Supporting documentation can be provided to FEMA a few ways:
- Upload to your DisasterAssistance.gov account
- Fax documents: 855-261-3452.
- Mail documents: P.O. BOX 10001, Hyattsville, MD 2078
NOTE: Like I mentioned in our Burial Assistance Guide, these programs are extremely fiddly. You must be diligent to cross every “t,” dot each “i,” and because this is “the government’s money” you can be sure they’ll make you bend over backwards to prove you really need it, so be sure to study the fine print! If you aren’t an organized person, find a friend who is. Read and re-read the requirements before mailing anything in.
How do I know if I am eligible?
To be considered eligible for funeral assistance, you must meet these conditions:
- The death must have occurred in the United States, including the U.S. territories, and the District of Columbia.
- The death certificate must indicate the death was attributed to COVID-19.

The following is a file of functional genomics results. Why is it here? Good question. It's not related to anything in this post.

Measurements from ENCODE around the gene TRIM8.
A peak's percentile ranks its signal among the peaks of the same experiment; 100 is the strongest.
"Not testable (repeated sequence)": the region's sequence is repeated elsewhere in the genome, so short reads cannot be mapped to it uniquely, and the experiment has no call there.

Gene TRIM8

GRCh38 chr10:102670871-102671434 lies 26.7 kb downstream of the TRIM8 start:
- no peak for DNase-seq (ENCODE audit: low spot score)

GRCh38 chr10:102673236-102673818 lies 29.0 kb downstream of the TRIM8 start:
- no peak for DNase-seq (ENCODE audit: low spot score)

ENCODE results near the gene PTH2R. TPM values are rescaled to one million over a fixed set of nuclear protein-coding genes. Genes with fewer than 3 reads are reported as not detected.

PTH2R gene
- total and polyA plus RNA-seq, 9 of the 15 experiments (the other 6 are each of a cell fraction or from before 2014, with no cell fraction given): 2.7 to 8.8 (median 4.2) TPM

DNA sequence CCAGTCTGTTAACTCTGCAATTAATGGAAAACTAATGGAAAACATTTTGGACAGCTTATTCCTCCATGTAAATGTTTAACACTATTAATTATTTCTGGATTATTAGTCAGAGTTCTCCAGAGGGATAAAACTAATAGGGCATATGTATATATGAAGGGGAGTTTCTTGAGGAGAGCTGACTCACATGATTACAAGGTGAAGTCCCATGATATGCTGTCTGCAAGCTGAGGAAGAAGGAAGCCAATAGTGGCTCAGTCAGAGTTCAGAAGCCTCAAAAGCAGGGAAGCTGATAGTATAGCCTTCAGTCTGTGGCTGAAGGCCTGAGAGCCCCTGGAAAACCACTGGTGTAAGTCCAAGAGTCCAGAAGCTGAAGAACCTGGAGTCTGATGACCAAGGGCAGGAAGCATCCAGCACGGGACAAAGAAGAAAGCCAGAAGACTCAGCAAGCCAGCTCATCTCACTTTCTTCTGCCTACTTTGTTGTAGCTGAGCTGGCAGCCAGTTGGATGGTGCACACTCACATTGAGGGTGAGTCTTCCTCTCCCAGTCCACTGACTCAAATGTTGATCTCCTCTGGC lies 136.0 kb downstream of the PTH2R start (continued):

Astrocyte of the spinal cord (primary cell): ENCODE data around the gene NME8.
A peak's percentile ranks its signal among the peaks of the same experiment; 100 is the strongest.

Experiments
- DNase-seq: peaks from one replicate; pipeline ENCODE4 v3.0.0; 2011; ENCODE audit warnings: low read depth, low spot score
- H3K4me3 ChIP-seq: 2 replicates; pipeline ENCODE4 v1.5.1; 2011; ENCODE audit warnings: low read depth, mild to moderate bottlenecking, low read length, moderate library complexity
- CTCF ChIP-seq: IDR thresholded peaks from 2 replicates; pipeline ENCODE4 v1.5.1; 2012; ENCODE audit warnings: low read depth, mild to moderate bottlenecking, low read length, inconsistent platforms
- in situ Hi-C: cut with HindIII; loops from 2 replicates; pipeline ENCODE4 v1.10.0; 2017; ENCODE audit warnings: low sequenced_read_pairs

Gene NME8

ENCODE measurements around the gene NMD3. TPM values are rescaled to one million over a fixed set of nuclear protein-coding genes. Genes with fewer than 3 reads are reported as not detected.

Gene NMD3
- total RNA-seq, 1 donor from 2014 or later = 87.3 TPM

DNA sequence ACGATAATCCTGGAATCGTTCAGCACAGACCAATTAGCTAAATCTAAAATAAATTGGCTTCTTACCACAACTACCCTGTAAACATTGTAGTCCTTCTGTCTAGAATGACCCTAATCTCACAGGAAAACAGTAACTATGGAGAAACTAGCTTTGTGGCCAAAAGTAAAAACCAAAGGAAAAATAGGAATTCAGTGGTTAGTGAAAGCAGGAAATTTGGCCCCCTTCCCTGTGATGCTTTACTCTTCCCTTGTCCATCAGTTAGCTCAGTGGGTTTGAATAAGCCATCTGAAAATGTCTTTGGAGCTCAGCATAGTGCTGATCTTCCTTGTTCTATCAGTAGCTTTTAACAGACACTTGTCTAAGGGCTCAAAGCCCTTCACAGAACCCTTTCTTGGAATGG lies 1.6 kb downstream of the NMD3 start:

- The applicant must be a U.S. citizen, non-citizen national, or qualified alien who incurred funeral expenses after January 20, 2020. However, there is no requirement for the deceased person to have been a U.S. citizen, non-citizen national, or qualified alien.
To this point, there are several categories of aliens lawfully present in the U.S. who are not eligible for FEMA’s Individual and Households Program assistance, which now includes funeral assistance:
- Temporary tourist visa holders
- Foreign students
- Temporary work visa holders
- Habitual residents such as citizens of the Federated States of Micronesia, Palau, and the Republic of the Marshall Islands.
What if the death certificate doesn’t have COVID-19 as part of the cause of death?
Death certificate omissions have been a sticky situation for families who experienced a death before reliable testing became widely available, and amongst wide-spread accusations of facilities cooking their death records to reflect less COVID positive patients. FEMA recommends reaching out to the physician, medical examiner, or coroner who signed the certificate to see if they would be willing to amend the cause of death. If they are not willing to do so, which is honestly pretty likely. Ask them to provide a positive serology report, a testamentary letter, or other documents supporting a probable diagnosis of COVID-19 attributing to your loved one’s passing.
How much could I expect to be reimbursed?